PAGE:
Boston has a pair of restricted free agents in Tyler Zeller and Jared Sullinger. It is unclear what the Celtics will do with them because it remains to be seen what type of offers (if any) they receive from another team.
“This season didn’t go exactly how I would have wanted it to,” Zeller told CSNNE.com. “But I like it here, I like the coaching staff and the players. So we’ll see what happens this summer. But yeah, I’m definitely open to the idea of coming back next season.”
There’s a certain amount of uncertainty surrounding Amir Johnson who could potentially become a free agent this summer if the Celtics decline to pick up the second year on his contract which is worth $12 million.
When I asked Johnson if he felt he had done enough to have to his second year picked up by the Celtics he told CSNNE.com, “I hope so.”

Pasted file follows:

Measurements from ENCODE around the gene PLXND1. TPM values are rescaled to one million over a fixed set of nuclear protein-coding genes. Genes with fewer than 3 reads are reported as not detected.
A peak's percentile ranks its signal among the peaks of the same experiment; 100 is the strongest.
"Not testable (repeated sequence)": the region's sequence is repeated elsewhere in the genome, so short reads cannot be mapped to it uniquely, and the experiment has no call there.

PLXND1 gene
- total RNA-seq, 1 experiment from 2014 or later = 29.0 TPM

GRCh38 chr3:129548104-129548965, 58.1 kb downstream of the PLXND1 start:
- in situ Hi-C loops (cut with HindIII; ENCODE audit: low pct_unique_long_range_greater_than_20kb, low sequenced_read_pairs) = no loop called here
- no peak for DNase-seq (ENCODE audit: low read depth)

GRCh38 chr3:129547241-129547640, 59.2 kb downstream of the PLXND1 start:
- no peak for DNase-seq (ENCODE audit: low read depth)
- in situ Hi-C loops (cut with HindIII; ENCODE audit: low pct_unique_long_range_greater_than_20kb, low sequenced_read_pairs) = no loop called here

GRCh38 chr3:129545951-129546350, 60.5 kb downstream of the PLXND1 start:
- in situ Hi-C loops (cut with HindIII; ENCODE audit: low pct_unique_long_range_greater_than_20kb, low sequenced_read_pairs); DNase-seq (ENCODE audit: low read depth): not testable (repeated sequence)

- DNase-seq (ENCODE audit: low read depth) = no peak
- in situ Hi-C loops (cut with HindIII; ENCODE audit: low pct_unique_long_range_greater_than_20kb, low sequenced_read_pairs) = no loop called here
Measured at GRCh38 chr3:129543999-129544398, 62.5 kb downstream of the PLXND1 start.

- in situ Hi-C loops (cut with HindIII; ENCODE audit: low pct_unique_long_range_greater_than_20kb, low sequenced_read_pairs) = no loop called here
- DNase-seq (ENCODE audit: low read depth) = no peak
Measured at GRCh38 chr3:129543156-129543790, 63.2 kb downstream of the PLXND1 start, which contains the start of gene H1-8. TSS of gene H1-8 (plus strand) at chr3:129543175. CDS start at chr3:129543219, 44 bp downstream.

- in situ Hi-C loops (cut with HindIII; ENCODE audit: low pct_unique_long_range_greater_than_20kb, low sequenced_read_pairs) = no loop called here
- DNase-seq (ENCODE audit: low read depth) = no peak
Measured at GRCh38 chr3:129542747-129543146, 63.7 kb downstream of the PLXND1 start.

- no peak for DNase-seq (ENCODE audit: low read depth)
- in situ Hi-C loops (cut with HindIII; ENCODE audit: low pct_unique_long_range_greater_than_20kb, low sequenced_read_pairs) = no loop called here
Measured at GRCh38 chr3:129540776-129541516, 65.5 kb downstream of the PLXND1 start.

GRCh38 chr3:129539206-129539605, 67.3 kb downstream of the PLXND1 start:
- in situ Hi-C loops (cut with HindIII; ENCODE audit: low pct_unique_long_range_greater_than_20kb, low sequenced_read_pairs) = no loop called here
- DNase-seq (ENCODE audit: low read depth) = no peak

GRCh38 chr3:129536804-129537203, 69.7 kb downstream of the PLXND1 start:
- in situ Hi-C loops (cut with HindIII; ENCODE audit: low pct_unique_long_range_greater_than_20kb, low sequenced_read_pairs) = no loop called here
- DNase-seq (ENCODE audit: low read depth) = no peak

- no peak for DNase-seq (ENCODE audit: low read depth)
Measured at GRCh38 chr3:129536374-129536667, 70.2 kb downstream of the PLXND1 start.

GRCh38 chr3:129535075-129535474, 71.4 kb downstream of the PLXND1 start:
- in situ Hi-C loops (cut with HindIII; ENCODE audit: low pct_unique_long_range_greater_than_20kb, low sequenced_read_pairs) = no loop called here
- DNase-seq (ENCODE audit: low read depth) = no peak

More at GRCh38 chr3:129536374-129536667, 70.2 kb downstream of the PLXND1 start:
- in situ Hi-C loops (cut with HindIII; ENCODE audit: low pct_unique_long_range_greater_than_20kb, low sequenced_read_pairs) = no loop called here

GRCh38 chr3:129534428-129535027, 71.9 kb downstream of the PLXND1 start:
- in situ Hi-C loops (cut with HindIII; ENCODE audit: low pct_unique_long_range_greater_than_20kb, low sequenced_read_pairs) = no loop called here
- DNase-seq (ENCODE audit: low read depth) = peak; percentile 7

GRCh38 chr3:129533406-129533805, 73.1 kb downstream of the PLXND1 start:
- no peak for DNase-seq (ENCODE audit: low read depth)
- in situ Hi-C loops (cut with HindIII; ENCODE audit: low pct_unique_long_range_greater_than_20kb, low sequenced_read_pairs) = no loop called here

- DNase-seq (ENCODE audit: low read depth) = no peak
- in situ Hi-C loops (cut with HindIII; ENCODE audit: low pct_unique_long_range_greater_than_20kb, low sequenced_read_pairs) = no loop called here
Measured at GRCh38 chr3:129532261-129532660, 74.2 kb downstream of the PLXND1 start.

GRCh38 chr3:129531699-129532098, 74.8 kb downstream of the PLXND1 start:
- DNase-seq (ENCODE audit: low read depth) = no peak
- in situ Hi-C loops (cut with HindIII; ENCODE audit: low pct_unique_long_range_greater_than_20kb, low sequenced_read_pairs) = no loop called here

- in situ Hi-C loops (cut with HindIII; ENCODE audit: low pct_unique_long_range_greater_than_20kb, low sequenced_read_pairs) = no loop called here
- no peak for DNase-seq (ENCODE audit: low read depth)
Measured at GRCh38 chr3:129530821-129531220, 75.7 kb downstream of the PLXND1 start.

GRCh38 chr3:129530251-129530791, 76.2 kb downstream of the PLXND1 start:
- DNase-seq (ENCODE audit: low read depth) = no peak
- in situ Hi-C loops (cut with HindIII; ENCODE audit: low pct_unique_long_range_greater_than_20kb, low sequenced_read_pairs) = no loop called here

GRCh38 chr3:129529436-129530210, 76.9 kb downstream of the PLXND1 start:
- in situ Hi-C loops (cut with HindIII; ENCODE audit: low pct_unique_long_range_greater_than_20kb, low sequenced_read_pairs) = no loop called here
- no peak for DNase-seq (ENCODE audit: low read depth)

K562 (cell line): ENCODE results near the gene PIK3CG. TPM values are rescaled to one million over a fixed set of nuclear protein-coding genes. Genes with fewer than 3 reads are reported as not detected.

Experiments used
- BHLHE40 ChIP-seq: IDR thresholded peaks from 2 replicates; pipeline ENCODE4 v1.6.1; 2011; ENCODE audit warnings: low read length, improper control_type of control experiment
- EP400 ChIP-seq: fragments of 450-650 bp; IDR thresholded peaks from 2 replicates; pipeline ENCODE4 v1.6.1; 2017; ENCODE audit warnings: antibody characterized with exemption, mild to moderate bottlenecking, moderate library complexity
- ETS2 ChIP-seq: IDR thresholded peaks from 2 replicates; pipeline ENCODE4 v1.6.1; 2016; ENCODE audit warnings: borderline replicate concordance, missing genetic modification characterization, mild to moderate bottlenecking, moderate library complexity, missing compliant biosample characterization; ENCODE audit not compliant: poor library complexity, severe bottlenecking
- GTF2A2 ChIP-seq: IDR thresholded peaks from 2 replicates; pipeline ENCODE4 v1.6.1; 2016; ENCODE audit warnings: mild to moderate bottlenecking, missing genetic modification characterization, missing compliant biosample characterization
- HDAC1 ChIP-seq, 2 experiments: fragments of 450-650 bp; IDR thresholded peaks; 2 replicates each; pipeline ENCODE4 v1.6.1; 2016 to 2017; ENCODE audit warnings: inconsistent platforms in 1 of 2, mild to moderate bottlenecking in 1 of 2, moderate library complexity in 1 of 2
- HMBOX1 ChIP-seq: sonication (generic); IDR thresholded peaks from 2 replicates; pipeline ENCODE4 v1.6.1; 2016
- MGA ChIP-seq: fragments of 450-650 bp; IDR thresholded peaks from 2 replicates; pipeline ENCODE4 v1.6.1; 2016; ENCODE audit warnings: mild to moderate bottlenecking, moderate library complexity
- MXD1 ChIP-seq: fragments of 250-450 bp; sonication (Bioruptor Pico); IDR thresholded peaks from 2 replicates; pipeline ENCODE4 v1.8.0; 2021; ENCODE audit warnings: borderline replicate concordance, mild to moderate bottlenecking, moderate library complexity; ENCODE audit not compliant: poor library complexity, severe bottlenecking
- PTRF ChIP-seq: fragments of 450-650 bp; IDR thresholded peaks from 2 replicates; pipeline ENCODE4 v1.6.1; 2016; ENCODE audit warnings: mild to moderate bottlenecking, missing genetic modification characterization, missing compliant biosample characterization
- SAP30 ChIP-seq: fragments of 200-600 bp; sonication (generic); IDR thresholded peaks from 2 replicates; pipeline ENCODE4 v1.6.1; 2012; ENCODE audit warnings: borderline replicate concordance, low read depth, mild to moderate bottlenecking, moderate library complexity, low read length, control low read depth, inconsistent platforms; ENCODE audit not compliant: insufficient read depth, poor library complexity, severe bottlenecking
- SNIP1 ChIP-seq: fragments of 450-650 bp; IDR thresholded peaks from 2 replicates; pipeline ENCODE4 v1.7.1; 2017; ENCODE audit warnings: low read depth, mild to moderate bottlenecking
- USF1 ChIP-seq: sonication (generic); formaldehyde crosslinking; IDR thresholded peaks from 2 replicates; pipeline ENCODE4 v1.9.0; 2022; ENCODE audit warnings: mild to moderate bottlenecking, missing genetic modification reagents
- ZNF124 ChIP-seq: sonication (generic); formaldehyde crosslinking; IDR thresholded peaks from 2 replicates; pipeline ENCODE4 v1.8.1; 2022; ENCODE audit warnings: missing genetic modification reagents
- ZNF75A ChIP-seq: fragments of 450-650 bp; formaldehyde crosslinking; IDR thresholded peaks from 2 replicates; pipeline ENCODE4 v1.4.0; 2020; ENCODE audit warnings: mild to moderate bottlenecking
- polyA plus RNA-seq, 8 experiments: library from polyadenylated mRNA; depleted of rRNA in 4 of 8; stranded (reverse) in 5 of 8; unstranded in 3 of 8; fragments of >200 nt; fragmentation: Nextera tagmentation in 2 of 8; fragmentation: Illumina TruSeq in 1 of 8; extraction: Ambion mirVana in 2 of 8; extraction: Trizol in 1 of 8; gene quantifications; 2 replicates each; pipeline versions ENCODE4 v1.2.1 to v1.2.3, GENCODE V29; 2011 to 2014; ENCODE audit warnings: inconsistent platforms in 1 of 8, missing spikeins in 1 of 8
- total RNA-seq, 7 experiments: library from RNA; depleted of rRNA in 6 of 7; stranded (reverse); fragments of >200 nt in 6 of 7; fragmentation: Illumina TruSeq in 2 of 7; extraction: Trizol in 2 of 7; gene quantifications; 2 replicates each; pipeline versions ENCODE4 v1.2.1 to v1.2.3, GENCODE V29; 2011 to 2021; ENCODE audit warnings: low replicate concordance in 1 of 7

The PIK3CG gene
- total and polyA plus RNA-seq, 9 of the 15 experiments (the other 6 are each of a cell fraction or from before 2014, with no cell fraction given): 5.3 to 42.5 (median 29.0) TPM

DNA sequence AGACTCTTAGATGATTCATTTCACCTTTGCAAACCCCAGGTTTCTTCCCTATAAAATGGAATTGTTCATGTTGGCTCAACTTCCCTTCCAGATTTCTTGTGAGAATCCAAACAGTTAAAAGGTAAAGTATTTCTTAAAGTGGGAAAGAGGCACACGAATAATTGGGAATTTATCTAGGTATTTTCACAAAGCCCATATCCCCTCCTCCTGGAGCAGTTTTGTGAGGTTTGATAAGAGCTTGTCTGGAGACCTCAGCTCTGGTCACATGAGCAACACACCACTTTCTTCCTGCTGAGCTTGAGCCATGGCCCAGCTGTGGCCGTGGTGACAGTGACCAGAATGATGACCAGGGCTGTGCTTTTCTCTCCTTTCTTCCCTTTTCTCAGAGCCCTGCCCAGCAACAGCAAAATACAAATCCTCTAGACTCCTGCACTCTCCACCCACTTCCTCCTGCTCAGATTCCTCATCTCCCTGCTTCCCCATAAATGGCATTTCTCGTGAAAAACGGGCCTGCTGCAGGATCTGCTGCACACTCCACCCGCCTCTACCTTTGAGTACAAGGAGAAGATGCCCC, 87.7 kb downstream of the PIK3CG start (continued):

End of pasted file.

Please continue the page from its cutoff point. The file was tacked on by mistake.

Johnson added, “We never quit even when we were down big at the end of the game. I feel there’s stuff we can clean up and be better, from the coaching staff to the players to the front office. But there’s something about this team, we don’t have no quit in us. I feel like we can definitely go far if we just put the right pieces together.”
And as far as his future in Boston, “I definitely want to here.”
Only time will tell just how many of Boston’s potential free agents will be riding with the Green Team next season, or be swept away and wind up on another roster in what will surely be an offseason of change.